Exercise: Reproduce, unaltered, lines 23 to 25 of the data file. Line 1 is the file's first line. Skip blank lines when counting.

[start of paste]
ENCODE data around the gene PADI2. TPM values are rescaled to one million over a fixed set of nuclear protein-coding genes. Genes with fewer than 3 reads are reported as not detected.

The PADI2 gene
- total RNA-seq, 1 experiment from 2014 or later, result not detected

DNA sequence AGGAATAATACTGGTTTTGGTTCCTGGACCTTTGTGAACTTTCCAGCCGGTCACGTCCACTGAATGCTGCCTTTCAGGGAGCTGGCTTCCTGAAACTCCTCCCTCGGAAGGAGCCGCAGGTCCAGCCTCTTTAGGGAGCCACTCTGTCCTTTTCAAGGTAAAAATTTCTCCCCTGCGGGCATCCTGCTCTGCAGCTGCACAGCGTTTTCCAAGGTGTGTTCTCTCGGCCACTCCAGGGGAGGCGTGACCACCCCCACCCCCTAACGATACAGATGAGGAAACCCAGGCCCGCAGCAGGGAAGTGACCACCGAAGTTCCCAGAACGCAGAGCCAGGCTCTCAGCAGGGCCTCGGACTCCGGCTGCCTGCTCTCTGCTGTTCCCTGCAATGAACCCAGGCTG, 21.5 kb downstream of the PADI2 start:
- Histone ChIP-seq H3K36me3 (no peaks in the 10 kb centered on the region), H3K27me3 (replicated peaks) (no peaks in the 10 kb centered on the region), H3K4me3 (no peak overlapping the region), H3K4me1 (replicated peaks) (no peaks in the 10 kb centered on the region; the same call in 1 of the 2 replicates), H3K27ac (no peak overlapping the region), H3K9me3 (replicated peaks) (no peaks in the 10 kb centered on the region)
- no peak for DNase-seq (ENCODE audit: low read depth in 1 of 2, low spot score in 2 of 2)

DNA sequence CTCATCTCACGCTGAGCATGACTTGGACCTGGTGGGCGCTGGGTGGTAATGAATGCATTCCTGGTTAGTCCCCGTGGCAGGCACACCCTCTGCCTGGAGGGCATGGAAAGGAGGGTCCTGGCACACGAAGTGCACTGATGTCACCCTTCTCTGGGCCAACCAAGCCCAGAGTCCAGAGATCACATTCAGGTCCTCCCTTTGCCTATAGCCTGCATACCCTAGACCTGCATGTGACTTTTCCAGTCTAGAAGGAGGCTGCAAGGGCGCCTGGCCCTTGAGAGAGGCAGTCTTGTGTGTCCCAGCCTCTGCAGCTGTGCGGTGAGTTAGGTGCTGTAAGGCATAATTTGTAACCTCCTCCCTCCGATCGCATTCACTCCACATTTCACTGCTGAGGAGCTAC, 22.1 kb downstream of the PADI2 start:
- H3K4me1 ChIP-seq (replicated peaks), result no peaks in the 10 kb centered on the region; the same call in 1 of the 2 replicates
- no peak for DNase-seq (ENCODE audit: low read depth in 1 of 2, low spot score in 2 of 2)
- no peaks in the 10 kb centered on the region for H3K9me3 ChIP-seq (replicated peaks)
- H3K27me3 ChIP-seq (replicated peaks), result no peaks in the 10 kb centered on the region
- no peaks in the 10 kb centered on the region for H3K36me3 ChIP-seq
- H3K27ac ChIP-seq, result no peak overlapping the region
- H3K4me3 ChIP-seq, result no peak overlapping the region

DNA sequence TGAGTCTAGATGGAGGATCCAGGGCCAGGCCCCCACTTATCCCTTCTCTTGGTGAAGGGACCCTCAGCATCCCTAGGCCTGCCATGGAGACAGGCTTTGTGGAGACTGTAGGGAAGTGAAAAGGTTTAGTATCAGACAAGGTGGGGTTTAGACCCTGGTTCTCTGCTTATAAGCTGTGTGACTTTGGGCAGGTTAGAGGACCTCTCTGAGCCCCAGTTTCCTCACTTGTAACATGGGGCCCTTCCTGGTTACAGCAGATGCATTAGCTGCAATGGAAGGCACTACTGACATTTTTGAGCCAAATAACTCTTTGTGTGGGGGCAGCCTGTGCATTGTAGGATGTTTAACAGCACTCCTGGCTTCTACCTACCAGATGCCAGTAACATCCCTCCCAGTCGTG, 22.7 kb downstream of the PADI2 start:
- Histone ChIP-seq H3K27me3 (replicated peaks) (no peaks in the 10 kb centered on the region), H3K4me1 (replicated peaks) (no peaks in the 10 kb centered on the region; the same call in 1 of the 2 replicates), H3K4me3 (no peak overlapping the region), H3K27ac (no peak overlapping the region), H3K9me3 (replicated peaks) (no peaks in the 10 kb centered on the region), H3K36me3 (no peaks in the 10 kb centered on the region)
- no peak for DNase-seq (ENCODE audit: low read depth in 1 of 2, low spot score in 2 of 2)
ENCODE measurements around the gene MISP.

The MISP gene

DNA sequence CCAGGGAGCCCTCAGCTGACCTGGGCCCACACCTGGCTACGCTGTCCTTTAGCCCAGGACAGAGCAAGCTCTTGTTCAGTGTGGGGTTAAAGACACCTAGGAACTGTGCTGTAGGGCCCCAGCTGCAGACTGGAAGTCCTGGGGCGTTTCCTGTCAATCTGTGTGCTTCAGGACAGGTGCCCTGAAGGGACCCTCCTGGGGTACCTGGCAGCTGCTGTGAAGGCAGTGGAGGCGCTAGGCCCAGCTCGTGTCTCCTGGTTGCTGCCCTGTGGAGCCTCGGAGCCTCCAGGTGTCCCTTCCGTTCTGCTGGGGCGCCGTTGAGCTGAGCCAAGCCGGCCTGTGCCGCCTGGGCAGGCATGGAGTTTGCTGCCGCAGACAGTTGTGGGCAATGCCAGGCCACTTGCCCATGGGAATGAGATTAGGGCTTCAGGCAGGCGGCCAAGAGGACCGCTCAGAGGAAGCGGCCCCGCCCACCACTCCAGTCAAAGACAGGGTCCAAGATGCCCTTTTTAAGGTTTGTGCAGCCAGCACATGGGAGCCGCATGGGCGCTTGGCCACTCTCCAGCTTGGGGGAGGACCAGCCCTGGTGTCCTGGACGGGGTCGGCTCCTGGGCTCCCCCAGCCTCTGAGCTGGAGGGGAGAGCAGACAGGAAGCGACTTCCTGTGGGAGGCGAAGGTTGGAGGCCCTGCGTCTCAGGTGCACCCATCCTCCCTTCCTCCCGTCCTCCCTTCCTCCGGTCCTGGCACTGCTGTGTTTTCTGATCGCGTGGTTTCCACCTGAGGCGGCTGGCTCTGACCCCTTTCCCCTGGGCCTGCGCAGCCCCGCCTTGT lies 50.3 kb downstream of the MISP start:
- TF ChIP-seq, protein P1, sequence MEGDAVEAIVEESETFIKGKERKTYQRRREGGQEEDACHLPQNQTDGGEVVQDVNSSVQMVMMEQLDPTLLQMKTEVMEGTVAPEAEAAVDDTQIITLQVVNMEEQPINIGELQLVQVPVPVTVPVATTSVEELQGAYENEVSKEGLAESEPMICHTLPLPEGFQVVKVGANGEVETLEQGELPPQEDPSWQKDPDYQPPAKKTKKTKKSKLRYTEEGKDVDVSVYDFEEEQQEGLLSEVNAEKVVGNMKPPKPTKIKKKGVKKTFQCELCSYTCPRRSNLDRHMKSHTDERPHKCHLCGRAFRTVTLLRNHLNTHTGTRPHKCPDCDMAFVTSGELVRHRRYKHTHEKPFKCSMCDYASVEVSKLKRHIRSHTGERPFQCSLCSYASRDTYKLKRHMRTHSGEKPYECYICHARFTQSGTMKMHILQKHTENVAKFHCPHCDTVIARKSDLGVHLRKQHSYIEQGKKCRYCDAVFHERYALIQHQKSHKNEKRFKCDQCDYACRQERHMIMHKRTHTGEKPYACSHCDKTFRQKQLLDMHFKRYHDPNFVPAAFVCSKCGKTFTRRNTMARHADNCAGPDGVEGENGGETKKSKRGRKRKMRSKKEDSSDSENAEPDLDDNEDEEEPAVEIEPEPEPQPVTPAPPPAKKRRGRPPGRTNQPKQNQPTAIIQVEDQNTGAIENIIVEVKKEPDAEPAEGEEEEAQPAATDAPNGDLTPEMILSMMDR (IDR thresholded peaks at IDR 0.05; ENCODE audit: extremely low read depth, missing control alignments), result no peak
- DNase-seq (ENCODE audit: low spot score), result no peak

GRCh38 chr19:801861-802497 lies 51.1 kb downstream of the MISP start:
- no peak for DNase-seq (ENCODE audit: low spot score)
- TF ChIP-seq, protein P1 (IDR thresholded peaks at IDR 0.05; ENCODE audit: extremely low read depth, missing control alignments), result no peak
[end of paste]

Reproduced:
GRCh38 chr19:801861-802497 lies 51.1 kb downstream of the MISP start:
- no peak for DNase-seq (ENCODE audit: low spot score)
- TF ChIP-seq, protein P1 (IDR thresholded peaks at IDR 0.05; ENCODE audit: extremely low read depth, missing control alignments), result no peak